byte[] readData = session.nfs.fileRead(fileHandle, 0, 0).get();


Thanks for asking and we hope to help you more.


Thanks for the examples! It would be great to have them at the top of the NFS javadoc, as it isn’t obvious how to sequence these steps.

Maybe my brain just read it backwards, but it felt like I needed to insert the file before I could write to it! :slight_smile:

If I don’t have the object for the inserted file, is there an easy way to retrieve it based on file name? Do I use nfs.updateFile or some such?


This should do what you’re looking for :slight_smile:

NFSFileMetadata metadata = session.nfs.getFileMetadata(containerMDI, "filename").get();
NativeHandle readHandle = session.nfs.fileOpen(containerMDI, metadata, NFS.OpenMode.READ).get();
byte[] content = session.nfs.fileRead(readHandle, 0, session.nfs.getSize(readHandle).get()).get();
System.out.println(new String(content));

This is something we have in mind :slight_smile: We limited the javadoc to the API definitions for initial release. We’ll definitely add examples in the versions to come! And of course, pull requests welcome :wink: :wink:


Thanks! I should have some good examples in github to link to soon too, with any luck! :slight_smile:


Ok, tried that out and got read/write working well!

The next challenge is directories… any pointers as to how to create/delete directories?

Directories don’t exist as entities - they are only ‘implied’ and there is no API in SAFE that understands a directory. So it is just an application convention that ‘/’ characters in the key under which file is stored are interpreted as directory separators.

Hope that makes sense, it feels hard to put into words!


Ah, right - so if I can have a key which is “/directory1/directory2/file.txt”?

EDIT: Or is it more like having 3 entries like:


The old REST API did have a concept of directories, so I’m guessing that was just an extra layer of abstraction. Interesting!

The first form is correct. There is no way (convention) at the moment to have an empty directory.

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Yes. Having the entire path as a key would be one way to go about it.

Another way could be to have the folder name as the key and the value could be serialized MDataInfo of a different mutable data. This other MData can hold all the files inside that directory :slight_smile:
So for instance,

In the app’s own container(App’s root folder):

Key Value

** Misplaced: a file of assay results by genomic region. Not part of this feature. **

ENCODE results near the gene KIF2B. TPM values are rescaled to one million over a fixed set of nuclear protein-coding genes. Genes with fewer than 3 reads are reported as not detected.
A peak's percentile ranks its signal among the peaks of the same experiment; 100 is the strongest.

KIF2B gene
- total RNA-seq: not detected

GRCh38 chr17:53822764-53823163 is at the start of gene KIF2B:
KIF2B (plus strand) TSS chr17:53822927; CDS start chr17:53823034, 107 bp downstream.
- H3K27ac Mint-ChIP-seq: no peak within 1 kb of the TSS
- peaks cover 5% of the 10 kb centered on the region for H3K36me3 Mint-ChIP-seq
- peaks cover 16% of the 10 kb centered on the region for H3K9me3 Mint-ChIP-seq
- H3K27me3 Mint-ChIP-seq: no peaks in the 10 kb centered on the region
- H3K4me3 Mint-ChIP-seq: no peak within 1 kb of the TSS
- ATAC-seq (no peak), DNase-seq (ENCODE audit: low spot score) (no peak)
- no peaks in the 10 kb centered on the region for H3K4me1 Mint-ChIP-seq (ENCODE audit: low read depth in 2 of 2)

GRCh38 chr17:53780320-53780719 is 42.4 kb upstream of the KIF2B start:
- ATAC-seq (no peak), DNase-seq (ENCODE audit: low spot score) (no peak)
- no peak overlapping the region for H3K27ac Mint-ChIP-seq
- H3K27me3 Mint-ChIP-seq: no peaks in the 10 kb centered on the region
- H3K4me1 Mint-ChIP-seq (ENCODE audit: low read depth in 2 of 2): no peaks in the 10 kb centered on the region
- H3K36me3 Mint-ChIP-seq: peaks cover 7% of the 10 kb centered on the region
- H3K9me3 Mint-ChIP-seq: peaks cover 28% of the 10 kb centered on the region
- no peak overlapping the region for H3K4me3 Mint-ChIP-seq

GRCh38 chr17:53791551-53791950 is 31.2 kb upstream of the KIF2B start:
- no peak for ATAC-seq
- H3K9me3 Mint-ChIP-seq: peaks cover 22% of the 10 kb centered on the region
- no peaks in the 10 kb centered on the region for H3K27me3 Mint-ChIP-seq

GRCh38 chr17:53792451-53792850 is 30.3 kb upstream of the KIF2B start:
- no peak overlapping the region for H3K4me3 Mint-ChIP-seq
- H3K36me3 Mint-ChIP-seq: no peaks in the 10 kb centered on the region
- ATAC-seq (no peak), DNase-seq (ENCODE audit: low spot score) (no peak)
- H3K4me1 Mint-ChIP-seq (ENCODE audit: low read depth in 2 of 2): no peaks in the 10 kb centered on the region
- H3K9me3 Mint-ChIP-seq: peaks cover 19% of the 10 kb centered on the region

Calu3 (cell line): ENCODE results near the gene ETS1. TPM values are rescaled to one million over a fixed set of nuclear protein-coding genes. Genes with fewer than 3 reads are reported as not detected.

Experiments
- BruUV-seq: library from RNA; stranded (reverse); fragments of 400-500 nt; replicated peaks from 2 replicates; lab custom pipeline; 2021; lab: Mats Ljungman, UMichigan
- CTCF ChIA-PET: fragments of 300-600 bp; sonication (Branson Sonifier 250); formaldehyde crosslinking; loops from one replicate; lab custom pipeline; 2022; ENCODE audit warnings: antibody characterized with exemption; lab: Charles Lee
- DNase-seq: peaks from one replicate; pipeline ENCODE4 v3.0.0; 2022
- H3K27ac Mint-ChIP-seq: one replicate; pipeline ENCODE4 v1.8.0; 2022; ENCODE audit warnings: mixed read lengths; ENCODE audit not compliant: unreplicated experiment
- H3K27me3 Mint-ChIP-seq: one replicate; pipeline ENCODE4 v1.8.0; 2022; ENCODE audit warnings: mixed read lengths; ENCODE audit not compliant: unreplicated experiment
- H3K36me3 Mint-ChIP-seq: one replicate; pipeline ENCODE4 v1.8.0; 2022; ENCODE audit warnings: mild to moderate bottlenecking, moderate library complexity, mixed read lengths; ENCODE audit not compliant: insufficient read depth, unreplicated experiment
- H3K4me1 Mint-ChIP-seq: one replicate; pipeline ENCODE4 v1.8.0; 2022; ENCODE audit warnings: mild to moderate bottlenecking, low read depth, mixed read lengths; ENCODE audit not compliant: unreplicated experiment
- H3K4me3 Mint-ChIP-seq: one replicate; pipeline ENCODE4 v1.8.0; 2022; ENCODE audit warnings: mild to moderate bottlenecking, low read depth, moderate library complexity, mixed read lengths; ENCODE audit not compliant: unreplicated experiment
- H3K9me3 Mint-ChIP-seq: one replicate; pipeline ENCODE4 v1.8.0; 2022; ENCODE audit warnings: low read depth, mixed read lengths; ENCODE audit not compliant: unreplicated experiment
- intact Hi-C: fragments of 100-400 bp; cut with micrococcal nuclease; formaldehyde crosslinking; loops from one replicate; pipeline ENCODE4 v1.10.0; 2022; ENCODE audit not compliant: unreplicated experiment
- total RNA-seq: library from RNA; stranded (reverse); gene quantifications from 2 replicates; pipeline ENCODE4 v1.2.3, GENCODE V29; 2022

file1 dataMap
file2 dataMap
folder1 serializedMdInfo(name: folder1, typetag: 15234)
file3 dataMap

And in mutable data with name: folder1 and typetag: 15234

Key Value
file4 dataMap
file5 dataMap

You can even have an empty folder, which will be a mutable data without any entries. You can add files(entries) later, whenever required :slight_smile:

P.S.: This just an approach, there can be multiple other possibilities too


Is there a convention for an approach? It sounds like one is an object store (entire path as key) and the other is a more traditional file/container hierarchy file system.

I don’t believe there is a convention as such. Both approaches have their own pros and cons. However, I believe that the WHM and the browser go with the latter to upload/fetch website files.

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This is news to me! I’ve even discussed on here (and I think raised an issue) about the inability to have an empty folder in SAFE NFS, and this wasn’t mentioned so I don’t think it is well understood, and I’ve not seen it documented anywhere.

If like to have this specified so we can build on the convention. It has implications for everyone, so it would be very helpful to have SAFE NFS specified down to this level.

It will make it easier to develop, and help achieve cross app compatibility if there is a clear definition of what is expected of apps that want to inter operate.


So the points I raised above don’t get forgotten I’ve opened an issue requesting clarifying documentation wrt to this and other aspects of SAFE NFS:


Sorry this took a while.

Over the weekend I played around with the NodeJS API to implement this approach for empty folders in NFS.

Here’s some brief context about the NFS implementation:

An NFS container is a mutable data that stores a list of entries where the key is the file name and the value is the location(dataMap) of a file which is stored as immutable data.

Since this container is a mutable data, we can perform general MData operations on it too. So, for an empty folder, we create a new mutable data instance, serialize it and store it as an entry with the folder name as key and the serialized instance as the value.